is because it is a T'nai Beis-Din regarding lost animals.
(b) It is not considered as if he had deliberately redeemed an unblemished
Kodshim animal (from a Shelamim to an Olah) - because part of their Takanah
was that the lost animal is considered never to have been Kadosh (this is
presumably a form of Hataras Nedarim - i.e. that they released the owner's
original Neder that rendered the animal a Shelamim).
(a) According to Rebbi Yochanan (who says that the Kohen Gadol declares his
Asiris ha'Eifah Kodesh only after he has divided it into two halves), the
Asiris ha'Eifah does not become Kadosh automatically in the K'li in which he
measured it - because he measures it in a K'li Chol.
(b) Resh Lakish holds that the Kohen Gadol divides the Asiris ha'Eifah only
after he has declared it Kadosh.
(c) When the Mishnah in Menachos says 'Makriv Mechtzah, u'Mechtzah Avad' -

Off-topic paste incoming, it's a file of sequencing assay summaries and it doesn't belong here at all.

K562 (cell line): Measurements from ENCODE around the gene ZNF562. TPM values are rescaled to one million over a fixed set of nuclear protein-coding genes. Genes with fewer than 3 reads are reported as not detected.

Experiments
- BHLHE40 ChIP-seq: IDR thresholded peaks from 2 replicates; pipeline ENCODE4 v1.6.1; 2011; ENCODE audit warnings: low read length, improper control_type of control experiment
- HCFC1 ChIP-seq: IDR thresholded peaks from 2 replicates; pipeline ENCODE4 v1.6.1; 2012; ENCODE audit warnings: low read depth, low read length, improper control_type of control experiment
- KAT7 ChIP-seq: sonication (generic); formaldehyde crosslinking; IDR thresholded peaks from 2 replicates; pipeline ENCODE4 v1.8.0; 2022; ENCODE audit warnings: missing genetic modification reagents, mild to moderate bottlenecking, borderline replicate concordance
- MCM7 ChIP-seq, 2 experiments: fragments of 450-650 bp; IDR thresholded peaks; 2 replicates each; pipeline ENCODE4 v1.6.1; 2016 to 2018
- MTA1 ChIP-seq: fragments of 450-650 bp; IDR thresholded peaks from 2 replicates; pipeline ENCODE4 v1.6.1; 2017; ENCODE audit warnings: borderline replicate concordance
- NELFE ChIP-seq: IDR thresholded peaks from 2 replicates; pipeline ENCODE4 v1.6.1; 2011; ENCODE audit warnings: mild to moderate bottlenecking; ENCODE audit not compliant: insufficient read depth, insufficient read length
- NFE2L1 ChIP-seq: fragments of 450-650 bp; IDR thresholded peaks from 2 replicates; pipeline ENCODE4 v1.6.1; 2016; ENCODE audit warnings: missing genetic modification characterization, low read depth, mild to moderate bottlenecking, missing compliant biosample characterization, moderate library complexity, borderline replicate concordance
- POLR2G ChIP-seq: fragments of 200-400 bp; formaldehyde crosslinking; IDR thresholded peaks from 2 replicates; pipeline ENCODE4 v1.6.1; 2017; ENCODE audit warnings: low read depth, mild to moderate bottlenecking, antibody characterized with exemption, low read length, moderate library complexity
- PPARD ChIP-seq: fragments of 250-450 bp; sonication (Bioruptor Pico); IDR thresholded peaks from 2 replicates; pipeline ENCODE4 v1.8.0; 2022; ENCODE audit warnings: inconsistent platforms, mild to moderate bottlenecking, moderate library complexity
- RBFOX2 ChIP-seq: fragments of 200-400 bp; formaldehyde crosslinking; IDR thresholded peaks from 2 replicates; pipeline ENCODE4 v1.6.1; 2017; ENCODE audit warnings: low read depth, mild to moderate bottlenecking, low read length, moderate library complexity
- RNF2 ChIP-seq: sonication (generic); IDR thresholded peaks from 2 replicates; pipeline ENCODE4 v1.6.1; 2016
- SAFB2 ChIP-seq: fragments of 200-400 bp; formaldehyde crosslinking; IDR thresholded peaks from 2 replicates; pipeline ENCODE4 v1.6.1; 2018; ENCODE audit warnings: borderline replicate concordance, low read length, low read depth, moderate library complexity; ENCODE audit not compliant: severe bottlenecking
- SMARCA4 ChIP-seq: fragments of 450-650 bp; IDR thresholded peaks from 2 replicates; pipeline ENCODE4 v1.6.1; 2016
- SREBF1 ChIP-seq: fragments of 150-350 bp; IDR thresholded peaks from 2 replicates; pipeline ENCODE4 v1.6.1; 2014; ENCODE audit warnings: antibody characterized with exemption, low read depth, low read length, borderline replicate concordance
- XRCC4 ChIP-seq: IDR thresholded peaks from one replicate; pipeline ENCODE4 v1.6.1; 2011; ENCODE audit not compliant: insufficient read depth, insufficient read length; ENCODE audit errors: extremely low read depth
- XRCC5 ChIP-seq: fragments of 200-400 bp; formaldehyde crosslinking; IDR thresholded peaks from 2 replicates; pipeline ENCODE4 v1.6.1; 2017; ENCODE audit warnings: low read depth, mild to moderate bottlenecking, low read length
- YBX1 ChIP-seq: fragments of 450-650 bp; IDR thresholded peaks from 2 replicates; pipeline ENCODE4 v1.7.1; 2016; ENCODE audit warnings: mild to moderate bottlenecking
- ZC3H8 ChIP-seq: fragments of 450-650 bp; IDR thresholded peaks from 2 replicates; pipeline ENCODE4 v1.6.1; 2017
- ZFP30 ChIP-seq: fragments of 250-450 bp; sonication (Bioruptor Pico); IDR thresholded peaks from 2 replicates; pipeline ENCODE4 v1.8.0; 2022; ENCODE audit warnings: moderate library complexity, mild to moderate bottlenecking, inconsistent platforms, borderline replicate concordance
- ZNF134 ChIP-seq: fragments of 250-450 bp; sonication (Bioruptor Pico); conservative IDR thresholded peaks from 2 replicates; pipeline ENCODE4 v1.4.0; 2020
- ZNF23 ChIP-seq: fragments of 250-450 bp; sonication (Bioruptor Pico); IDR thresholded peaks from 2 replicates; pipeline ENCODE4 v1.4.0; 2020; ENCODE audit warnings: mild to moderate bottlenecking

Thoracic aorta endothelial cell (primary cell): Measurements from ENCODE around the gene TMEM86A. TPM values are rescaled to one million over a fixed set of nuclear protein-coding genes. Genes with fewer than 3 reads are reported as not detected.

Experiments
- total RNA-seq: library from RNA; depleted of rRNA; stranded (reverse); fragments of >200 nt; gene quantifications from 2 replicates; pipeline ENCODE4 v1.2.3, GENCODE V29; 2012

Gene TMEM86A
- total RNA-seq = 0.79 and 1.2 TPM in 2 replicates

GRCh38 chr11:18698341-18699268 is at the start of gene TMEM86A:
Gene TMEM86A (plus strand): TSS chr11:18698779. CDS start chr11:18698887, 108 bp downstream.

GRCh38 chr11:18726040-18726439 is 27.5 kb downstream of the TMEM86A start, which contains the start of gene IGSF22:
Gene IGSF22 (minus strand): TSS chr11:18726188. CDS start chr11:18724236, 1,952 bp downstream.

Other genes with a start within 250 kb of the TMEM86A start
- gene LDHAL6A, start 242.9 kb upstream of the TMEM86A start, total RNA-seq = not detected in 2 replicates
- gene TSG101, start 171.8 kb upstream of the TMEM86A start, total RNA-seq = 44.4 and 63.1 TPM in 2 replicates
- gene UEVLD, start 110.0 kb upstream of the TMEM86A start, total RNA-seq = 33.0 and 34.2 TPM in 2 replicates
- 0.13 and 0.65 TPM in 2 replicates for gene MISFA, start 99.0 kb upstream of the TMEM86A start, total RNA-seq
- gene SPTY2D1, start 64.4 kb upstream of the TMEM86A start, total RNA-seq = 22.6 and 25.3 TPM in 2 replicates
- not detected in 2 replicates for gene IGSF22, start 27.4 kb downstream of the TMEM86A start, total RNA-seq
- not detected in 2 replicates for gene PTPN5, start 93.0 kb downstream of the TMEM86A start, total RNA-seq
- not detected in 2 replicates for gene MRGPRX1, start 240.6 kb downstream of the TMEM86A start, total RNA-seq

it means that if the second half of the Asiris ha'Eifah became Tamei, the
Kohen Gadol nevertheless proceeded with the first half (i.e. the morning
half), and the second half was destroyed. Now if he had not yet declared the
second half Hekdesh, why did it have to be destroyed (i.e. why could he not
simply use it as Chulin)?
(d) We answer this with Rebbi Yochanan's own statement, in which he says
that even the *money* that was leftover from the Asiris ha'Eifah money
(which was certainly not sanctified) went to the Yam ha'Melach - so
certainly, the *Asiris ha'Eifah itself* did.
(a) If the Kohen Gadol died after bringing the first half of his Minchah,
and they then appointed a new Kohen Gadol, the second half of the first
Kohen Gadol's Minchah and the first half of the second Kohen Gadol's - had
to be left overnight (to attain the status of Ibur Tzurah) and were then
(b) According to Rebbi Yochanan, it is already a Chidush to say that
something which was not even Hekdesh had to be destroyed, but since when did
it have it be burned?
(c) Rebbi Yochanan establishes that Beraisa like Rebbi Yishmael, in whose
opinion the Isaron (the measure in which it was a Mitzvah to place the
Isaron of flour in order to halve it) was a K'li Kodesh, which automatically
sanctified whatever one placed inside it (provided of course, it was fit to
(a) A Kohen Hedyot brought an Asiris ha'Eifah - on the day that he was
initiated (usually when he turned thirty).
(b) The Kohen who was being initiated brought his own Asiris ha'Eifah.